Dr Farry: I am grateful to the Committee Chairperson for giving way. Will she reflect on the possible disadvantages of a needs-based system? The point has been made on many occasions that measurements are not set out objectively. Considerable scope exists for subjectivity. In view of that, is there not a risk that a needs-based system could work against us, if the powers that be in London take a different interpretation of our needs from that which the Assembly takes?
The Chairperson of the Committee for Finance and Personnel: I thank the Member for his intervention, and I hear what he is saying. However, it comes back to the fact that local people would be in charge of setting priorities and identifying need. I will come to that issue next, because I do not believe that the current process offers the best option; rather, it is a short-term measure.
I believe that the way forward is to look at the matter on an all-island basis and not to depend on the British Treasury to give out a block grant. However, I will come to that point.
The Minister of Finance and Personnel: I think that Dr Farry’s point has been misunderstood. The assessments of needs and of the Barnett formula and the resources that are made available under the Barnett formula will not be based on how we assess our need but on how the Treasury assesses our needs in relation to those in other parts of the United Kingdom. The real danger with that is that, given that a gap exists already and given that some people may argue that it more than covers the difference in the needs as seen in one part of the United Kingdom as opposed to this part of the United Kingdom, reopening the Barnett formula might lead to a detrimental outcome for Northern Ireland. I think that that was the Member’s point.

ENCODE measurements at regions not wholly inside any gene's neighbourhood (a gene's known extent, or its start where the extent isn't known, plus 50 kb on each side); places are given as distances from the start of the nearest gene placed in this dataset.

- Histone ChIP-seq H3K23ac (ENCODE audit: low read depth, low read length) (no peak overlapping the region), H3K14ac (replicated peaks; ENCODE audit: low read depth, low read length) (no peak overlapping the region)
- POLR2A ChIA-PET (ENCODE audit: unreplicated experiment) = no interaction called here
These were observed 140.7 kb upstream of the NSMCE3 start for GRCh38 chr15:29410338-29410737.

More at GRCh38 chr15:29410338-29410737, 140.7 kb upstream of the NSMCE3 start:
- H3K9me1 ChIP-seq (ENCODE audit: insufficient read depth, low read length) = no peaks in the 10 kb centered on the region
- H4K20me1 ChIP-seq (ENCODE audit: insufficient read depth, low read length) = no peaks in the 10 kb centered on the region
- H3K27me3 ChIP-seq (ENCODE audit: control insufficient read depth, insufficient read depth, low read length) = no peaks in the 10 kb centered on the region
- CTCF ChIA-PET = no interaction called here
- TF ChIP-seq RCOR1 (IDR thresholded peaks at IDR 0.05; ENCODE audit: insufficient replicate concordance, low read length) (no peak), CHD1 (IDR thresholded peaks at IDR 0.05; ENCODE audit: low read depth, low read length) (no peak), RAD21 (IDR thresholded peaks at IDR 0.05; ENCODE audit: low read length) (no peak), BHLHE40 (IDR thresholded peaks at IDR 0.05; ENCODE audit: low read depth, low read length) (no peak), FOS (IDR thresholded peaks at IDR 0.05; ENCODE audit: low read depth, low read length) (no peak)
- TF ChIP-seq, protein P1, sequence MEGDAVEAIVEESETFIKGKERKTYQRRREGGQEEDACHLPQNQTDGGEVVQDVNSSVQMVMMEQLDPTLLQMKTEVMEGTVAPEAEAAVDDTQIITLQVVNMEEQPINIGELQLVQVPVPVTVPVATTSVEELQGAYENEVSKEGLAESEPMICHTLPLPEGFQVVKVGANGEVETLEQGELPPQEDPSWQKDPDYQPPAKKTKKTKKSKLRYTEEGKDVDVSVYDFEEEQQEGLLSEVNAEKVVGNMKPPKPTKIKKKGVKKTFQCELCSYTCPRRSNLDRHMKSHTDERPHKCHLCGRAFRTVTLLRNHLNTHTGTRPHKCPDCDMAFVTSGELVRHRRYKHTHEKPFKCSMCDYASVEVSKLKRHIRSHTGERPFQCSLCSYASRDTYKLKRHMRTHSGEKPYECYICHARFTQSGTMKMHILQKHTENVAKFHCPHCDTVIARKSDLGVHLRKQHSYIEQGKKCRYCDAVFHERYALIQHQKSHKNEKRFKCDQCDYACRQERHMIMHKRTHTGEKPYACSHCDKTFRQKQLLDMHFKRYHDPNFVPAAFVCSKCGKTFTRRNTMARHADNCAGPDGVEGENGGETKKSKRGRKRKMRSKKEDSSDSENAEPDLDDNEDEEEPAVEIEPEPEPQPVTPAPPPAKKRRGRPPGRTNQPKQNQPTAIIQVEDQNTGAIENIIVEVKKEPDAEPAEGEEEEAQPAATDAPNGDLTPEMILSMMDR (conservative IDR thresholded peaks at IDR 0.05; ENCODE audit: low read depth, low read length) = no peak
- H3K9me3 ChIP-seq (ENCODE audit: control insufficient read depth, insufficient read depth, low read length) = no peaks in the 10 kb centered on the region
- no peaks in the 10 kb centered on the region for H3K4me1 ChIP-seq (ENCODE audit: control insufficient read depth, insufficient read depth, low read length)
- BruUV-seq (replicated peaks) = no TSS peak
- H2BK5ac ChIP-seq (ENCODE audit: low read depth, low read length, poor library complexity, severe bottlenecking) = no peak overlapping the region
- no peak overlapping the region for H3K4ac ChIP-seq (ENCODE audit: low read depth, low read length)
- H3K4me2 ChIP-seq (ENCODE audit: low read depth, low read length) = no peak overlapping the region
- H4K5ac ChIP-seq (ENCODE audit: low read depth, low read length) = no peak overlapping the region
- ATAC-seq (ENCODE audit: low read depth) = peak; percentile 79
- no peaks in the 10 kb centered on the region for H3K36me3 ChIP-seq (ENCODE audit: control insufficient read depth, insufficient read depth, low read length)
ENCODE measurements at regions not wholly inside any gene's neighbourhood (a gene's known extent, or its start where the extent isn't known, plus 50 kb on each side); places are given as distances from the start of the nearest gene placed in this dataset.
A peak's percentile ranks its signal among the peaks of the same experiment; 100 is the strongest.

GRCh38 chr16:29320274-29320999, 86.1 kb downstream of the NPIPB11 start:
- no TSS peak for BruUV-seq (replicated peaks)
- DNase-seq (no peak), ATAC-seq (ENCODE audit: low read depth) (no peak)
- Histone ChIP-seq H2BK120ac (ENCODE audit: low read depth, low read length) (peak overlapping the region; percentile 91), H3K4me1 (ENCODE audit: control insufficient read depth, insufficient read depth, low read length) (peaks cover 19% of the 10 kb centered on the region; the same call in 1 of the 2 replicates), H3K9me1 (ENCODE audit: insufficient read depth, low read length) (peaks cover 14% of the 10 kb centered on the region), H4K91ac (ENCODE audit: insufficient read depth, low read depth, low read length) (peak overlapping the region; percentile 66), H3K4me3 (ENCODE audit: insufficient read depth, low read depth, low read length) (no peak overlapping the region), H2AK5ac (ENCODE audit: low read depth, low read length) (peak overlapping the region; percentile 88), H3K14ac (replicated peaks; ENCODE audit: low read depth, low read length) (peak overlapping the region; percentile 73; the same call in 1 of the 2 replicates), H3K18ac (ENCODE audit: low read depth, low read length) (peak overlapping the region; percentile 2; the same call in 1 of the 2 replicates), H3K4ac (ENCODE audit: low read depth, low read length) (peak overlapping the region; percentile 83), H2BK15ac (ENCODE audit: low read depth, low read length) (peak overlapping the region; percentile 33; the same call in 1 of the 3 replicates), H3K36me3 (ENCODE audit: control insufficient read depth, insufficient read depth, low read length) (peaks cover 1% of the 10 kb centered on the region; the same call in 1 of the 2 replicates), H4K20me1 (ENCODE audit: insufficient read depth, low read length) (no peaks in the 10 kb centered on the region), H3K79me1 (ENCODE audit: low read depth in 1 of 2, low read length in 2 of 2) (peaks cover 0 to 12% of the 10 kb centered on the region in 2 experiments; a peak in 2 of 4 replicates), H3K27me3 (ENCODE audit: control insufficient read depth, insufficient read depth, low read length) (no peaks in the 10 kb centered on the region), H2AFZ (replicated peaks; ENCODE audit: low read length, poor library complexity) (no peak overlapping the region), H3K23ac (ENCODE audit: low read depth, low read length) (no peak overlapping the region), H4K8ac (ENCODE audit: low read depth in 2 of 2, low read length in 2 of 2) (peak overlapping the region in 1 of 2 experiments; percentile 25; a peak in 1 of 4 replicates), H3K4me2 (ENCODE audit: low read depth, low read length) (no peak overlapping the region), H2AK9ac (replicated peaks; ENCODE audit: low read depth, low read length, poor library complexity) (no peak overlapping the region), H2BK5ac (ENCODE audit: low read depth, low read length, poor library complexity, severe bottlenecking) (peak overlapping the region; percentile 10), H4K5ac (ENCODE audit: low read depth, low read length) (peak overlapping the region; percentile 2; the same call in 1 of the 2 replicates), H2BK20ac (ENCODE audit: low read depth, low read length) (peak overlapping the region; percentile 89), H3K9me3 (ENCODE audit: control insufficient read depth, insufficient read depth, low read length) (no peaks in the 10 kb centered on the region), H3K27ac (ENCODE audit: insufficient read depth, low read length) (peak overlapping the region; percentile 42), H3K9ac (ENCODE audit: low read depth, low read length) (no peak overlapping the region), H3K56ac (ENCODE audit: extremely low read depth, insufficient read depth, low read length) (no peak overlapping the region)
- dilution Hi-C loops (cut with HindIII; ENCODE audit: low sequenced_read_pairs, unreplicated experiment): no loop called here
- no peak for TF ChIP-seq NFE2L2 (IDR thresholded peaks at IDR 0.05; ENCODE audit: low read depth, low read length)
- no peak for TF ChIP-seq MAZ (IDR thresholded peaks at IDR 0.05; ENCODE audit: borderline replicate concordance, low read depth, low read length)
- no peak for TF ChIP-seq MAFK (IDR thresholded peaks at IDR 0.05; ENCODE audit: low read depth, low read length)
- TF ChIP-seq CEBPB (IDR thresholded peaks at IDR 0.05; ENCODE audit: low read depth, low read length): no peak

The Chairperson of the Committee for Finance and Personnel: I understand what the Members are saying, but I am saying that I do not think that the Barnett formula as it stands is taking account of the real needs of the North of Ireland. I just outlined the needs of the population. I hear what the Minister said, and that is why I do not believe that the British Treasury should in any way control the amount of money that is to be delivered here. We need local control of that decision.
I touched on the Barnett formula, and I want to go into some of the other issues that were debated yesterday. I ask Members not to close their mind, for ideological or other reasons, to an all-island economy. At the very least, we need to open the debate. That is all that I am asking for at this time.
Mr Storey: I listened to the Member yesterday and today, and she has repeatedly advocated the wonderful all-Ireland approach to fiscal autonomy. What fiscal autonomy does the Republic of Ireland have at this time, linked as it is with the euro and given the financial crisis that the countries that have the euro are in? Does the Member think that that is good political wisdom to foist on this House, when we already have financial benefits that we are certainly not going to give away?